The thalasassemias are classified according to which chain of the globin molecule is affected: in alpha thalassemia, the production of alpha globin is deficient, while in beta thalassemia the production of beta globin is defective.
alpha thalassemias result in excess beta chain production in adults and excess gamma chains in newborns. The excess beta chains form unstable tetramers that have abnormal oxygen dissociation curves.
There are four genetic loci for alpha globin. The more of these loci that are deleted or affected by mutation, the more severe will be the manifestations of the disease.
If all four loci are affected, the fetus cannot live once outside the uterus: most such infants are dead at birth with hydrops fetalis, and those who are born alive die shortly after birth. They are edematous and have little circulating hemoglobin, and the hemoglobin that is present is all tetrameric gamma chains (hemoglobin Barts).
If three loci are affected, Hemoglobin H disease results. Two unstable hemoglobins are present in the blood, both hemoglobin Barts and hemoglobin H (tetrameric beta chains). There is a microcytic hypochromic anemia with target cells and Heinz bodies on the peripheral blood smear. The disease may first be noticed in childhoood or in early adult life, when the anemia and splenomegaly is noted.
If two of the four alpha loci are affected, alpha-thalassemia trait results. Two alpha loci permit nearly normal erythropoiesis, though there is a middle microcytic hypochomic anemia. There is a high prevalence (about 30%) of deletion of one of the two alpha loci on chromosomes of people of recent African origin, and so the inheritance of two such chormosomes is not uncommon. The disease in this form can be mistaken for iron deficiency anemia and treated inappropriately with iron.
If one of the four alpha loci is affected, there is minimal effect. Three alpha-globin loci are enough to permit normal hemoglobin production, and there is no anemia or hypochromia in these people. They have been called alpha thalassemia carriers.
In beta thalassemia, excess alpha chains are produced, but these do not form tetramers: rather, they bind to the red blood cell membranes, producing membrane damage. The severity of the damage depends on the nature of the mutation. Some mutations (beta-o) prevent any formation of beta chains; others (beta+) allow some beta chain formation to occur.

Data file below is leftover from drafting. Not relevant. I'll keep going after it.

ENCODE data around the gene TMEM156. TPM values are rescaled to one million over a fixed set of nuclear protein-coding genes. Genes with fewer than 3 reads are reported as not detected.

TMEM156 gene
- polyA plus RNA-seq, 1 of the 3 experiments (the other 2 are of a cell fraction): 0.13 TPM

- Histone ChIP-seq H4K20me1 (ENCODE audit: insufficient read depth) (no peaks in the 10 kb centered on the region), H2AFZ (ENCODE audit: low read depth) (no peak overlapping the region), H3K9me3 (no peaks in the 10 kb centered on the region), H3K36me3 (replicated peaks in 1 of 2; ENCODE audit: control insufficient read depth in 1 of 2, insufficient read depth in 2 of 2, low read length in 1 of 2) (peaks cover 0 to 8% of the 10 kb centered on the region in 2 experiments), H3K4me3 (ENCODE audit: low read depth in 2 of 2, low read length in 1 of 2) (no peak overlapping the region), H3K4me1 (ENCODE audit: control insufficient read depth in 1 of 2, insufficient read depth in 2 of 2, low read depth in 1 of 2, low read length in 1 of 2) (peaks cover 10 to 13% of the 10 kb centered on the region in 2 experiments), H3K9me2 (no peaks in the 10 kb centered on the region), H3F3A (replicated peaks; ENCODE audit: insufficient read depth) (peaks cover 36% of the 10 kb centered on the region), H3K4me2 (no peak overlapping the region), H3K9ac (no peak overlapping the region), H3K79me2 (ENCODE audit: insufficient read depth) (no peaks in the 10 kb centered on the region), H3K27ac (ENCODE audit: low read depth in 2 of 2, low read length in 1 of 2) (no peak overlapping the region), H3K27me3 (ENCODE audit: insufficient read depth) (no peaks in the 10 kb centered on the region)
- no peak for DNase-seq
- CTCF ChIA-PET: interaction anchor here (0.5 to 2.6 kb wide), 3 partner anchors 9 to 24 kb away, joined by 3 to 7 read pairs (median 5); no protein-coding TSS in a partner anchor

There are two beta globin genes. If both have thalassemia mutations, a severe anemia called beta thalassemia major or Cooley's anemia results. Untreated, this results in death before age twenty: treatment consists of periodic transfusion; splenectomy if splenomegaly is present, and treatment of transfusion-caused iron overload. Cure is possible by bone marrow transplantation.
If only one beta globin gene bears a mutation, beta thalassemia minor results. This is a mild anemia with microcytosis. Symptoms are weakness and fatigue.
Thalassemia in combination with other hemoglobinopathies
Thalassemia can co-exist with other hemoglobinopathies. The most common of these are:
hemoglobin E/thalassemia: common in Cambodia and Thailand, clinically similar to beta thalassemia major
hemoglobin S/thalassemia, common in African and Mediterranean populations; clinically similar to sickle cell anemia, with the additional feature of splenomegaly
hemoglobin C/thalassemia: common in Mediterranean and African populations, hemoglobin C/beta-o thalassemia causes a moderately severe hemolytic anemia with splenomegaly; hemoglobin C/beta+ thalassemia produces a milder disease.
Microcytic hypochromic anemia without increase in reticulocyte count not caused by iron deficiency with morphological abnormalities in peripheral blood smear. In severe cases bone abnormalities & splenomegaly.